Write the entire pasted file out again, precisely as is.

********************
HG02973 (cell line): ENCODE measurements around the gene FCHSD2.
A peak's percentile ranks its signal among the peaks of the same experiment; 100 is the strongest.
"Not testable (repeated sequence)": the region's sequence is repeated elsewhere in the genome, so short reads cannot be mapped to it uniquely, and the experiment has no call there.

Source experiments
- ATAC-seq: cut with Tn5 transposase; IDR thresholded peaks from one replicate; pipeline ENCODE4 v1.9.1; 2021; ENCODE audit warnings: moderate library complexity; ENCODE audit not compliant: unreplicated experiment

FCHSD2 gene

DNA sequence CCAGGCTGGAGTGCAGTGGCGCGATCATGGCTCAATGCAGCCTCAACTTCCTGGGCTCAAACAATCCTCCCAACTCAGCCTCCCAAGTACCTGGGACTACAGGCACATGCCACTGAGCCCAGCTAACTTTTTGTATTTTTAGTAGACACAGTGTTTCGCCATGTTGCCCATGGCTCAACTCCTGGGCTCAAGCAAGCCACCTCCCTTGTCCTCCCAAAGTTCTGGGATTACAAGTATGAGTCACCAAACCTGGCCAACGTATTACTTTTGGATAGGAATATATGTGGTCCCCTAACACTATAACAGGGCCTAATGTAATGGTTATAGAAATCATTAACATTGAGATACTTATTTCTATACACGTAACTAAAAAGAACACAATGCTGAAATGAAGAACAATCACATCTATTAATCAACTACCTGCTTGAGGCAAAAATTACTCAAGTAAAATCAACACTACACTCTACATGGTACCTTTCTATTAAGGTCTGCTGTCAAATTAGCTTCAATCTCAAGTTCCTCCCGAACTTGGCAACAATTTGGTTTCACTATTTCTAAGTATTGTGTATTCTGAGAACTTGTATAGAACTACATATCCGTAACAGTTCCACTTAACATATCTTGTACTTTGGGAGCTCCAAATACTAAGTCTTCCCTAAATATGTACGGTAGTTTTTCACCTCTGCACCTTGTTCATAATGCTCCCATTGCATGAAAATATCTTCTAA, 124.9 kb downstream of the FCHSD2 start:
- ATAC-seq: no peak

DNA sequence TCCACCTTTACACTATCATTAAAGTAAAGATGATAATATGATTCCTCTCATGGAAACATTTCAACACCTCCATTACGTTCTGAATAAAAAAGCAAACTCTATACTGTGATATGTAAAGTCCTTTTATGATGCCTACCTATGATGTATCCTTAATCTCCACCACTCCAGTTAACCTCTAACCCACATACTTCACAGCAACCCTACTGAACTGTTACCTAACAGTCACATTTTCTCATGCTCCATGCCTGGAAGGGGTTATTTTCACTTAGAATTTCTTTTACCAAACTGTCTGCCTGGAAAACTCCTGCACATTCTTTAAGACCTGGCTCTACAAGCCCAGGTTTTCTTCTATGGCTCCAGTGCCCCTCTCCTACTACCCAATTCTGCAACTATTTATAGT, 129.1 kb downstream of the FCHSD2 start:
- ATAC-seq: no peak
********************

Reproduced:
HG02973 (cell line): ENCODE measurements around the gene FCHSD2.
A peak's percentile ranks its signal among the peaks of the same experiment; 100 is the strongest.
"Not testable (repeated sequence)": the region's sequence is repeated elsewhere in the genome, so short reads cannot be mapped to it uniquely, and the experiment has no call there.

Source experiments
- ATAC-seq: cut with Tn5 transposase; IDR thresholded peaks from one replicate; pipeline ENCODE4 v1.9.1; 2021; ENCODE audit warnings: moderate library complexity; ENCODE audit not compliant: unreplicated experiment

FCHSD2 gene

DNA sequence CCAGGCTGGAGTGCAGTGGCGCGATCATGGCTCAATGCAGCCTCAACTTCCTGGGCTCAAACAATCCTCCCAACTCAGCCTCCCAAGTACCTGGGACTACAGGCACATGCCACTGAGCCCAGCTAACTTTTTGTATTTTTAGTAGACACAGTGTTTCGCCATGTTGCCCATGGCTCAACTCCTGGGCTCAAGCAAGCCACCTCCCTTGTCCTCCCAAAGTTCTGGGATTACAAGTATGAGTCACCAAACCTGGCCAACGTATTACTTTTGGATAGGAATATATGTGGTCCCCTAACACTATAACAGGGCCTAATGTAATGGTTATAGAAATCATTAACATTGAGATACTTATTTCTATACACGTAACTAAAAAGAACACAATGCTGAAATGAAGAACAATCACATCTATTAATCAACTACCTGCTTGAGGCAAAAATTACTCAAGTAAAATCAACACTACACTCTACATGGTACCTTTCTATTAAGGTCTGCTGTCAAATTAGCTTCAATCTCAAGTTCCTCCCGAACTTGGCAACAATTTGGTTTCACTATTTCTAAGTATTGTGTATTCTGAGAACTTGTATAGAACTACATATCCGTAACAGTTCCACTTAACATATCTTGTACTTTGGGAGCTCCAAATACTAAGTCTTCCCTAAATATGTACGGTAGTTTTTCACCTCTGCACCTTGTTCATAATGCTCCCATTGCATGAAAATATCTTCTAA, 124.9 kb downstream of the FCHSD2 start:
- ATAC-seq: no peak

DNA sequence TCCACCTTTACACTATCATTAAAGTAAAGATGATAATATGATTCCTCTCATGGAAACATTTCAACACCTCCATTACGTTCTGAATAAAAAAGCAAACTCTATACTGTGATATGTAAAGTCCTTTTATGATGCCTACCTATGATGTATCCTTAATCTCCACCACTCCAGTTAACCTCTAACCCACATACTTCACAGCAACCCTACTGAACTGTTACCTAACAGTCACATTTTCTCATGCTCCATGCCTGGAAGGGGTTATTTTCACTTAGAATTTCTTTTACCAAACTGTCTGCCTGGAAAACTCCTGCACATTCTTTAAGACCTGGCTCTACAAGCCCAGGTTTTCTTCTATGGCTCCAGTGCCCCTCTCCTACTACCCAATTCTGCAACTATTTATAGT, 129.1 kb downstream of the FCHSD2 start:
- ATAC-seq: no peak